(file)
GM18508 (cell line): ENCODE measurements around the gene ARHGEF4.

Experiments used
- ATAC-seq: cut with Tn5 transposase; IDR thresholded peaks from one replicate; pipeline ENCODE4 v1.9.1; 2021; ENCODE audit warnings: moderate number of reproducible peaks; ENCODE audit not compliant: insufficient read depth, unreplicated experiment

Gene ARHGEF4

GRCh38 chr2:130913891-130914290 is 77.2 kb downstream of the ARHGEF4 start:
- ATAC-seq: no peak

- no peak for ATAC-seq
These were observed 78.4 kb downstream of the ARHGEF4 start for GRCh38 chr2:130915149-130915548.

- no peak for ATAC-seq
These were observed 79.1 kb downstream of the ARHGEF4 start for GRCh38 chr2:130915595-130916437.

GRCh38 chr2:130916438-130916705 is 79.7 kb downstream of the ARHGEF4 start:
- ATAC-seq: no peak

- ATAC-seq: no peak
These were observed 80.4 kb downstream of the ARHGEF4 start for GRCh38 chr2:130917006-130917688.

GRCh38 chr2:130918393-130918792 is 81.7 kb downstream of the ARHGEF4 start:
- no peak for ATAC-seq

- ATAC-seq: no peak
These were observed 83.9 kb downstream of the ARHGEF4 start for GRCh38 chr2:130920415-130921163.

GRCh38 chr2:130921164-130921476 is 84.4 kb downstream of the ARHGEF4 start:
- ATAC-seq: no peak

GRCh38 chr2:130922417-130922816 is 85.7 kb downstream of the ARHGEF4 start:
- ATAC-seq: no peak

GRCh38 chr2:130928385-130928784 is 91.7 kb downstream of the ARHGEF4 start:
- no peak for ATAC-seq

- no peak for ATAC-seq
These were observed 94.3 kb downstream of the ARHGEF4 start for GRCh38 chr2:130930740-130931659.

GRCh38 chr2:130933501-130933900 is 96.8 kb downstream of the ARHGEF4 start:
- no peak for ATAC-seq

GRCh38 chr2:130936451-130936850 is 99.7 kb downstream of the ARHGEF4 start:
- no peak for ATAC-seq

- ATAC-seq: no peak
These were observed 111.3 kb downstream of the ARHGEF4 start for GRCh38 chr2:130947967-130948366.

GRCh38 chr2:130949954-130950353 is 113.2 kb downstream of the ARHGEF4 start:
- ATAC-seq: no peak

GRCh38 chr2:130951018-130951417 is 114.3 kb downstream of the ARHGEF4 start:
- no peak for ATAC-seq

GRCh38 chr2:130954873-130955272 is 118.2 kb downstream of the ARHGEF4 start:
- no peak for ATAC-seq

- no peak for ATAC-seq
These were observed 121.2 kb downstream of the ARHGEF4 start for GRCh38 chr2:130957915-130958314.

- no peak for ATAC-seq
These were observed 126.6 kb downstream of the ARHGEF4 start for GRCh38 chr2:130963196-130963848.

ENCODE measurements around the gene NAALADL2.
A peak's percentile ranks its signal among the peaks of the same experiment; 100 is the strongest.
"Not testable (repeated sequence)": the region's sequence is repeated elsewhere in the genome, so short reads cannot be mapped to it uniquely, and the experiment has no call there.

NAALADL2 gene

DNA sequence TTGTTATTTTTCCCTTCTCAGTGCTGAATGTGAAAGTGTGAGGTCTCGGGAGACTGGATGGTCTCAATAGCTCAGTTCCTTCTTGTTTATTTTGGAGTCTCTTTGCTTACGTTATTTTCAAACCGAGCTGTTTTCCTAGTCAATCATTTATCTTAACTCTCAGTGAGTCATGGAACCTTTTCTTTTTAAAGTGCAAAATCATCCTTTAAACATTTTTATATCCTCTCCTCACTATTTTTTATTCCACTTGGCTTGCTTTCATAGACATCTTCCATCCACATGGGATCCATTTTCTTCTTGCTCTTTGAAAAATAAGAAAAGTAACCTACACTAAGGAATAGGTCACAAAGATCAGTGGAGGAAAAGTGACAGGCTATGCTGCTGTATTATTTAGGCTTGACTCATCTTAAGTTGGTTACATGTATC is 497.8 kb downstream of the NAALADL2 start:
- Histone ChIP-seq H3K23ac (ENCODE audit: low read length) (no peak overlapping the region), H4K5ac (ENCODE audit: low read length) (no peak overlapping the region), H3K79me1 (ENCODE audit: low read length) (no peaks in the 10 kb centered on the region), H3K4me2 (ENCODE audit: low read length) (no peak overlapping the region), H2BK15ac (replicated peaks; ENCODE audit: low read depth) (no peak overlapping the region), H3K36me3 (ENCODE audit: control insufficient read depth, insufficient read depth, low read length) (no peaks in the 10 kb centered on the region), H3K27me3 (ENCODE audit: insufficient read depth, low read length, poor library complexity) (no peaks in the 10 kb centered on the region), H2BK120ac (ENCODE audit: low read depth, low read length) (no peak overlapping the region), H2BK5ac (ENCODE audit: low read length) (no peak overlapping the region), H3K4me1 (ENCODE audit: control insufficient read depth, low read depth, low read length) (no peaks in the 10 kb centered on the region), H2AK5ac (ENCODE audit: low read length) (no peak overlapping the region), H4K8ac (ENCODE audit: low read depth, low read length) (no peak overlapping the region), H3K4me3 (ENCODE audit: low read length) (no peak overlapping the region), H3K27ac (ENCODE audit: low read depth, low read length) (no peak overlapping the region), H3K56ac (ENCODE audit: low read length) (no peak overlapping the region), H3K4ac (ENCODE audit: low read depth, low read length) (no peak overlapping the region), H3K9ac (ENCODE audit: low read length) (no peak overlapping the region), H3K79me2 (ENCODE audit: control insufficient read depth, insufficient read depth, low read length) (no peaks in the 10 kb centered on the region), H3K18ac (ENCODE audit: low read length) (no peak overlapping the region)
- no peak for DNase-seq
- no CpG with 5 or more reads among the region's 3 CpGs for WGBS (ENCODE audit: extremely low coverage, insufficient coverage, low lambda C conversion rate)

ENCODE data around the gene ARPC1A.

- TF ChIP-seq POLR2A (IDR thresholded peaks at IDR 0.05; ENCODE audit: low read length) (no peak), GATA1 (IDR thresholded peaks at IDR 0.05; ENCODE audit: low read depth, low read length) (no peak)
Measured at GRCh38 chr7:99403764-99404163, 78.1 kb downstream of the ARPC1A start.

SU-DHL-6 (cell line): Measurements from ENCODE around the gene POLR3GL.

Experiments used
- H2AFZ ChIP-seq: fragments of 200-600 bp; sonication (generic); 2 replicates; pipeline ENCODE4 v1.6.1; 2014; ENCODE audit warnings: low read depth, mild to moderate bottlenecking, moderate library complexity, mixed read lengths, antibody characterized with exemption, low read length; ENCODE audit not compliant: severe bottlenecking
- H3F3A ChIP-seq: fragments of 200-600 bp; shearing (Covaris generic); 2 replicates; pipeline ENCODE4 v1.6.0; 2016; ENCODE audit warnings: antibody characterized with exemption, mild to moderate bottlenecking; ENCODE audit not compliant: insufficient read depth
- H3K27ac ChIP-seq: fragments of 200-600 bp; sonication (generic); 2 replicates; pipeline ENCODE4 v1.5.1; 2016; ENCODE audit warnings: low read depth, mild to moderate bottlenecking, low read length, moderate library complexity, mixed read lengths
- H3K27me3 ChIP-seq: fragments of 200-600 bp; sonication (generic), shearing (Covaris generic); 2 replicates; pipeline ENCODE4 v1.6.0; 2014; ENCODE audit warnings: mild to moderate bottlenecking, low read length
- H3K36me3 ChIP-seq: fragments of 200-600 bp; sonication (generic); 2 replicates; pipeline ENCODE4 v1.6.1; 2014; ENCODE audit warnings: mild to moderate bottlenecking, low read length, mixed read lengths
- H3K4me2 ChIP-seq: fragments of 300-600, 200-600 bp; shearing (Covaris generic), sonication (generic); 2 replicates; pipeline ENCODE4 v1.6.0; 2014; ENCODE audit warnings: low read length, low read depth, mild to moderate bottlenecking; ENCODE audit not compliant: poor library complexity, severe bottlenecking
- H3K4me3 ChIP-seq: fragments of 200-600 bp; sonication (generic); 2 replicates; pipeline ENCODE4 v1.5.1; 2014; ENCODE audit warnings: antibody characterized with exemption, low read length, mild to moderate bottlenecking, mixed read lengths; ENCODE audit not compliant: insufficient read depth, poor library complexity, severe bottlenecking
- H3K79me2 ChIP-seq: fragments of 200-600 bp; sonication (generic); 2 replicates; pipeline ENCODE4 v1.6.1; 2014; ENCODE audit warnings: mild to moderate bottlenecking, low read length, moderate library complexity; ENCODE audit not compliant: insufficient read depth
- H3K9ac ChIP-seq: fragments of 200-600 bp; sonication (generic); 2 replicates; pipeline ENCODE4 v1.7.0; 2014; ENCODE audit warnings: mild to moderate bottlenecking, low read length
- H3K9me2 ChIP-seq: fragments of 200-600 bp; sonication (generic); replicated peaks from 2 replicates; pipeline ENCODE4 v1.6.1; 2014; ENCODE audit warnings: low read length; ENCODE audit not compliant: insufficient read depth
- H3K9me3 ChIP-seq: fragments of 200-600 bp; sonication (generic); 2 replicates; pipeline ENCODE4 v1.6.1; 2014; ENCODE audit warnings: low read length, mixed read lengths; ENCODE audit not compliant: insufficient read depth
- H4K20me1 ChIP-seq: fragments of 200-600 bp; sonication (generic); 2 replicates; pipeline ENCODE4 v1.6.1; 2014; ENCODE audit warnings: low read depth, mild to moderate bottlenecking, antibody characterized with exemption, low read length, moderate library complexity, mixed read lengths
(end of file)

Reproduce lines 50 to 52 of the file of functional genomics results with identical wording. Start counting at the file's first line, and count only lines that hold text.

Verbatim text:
- no CpG with 5 or more reads among the region's 3 CpGs for WGBS (ENCODE audit: extremely low coverage, insufficient coverage, low lambda C conversion rate)

ENCODE data around the gene ARPC1A.

- TF ChIP-seq POLR2A (IDR thresholded peaks at IDR 0.05; ENCODE audit: low read length) (no peak), GATA1 (IDR thresholded peaks at IDR 0.05; ENCODE audit: low read depth, low read length) (no peak)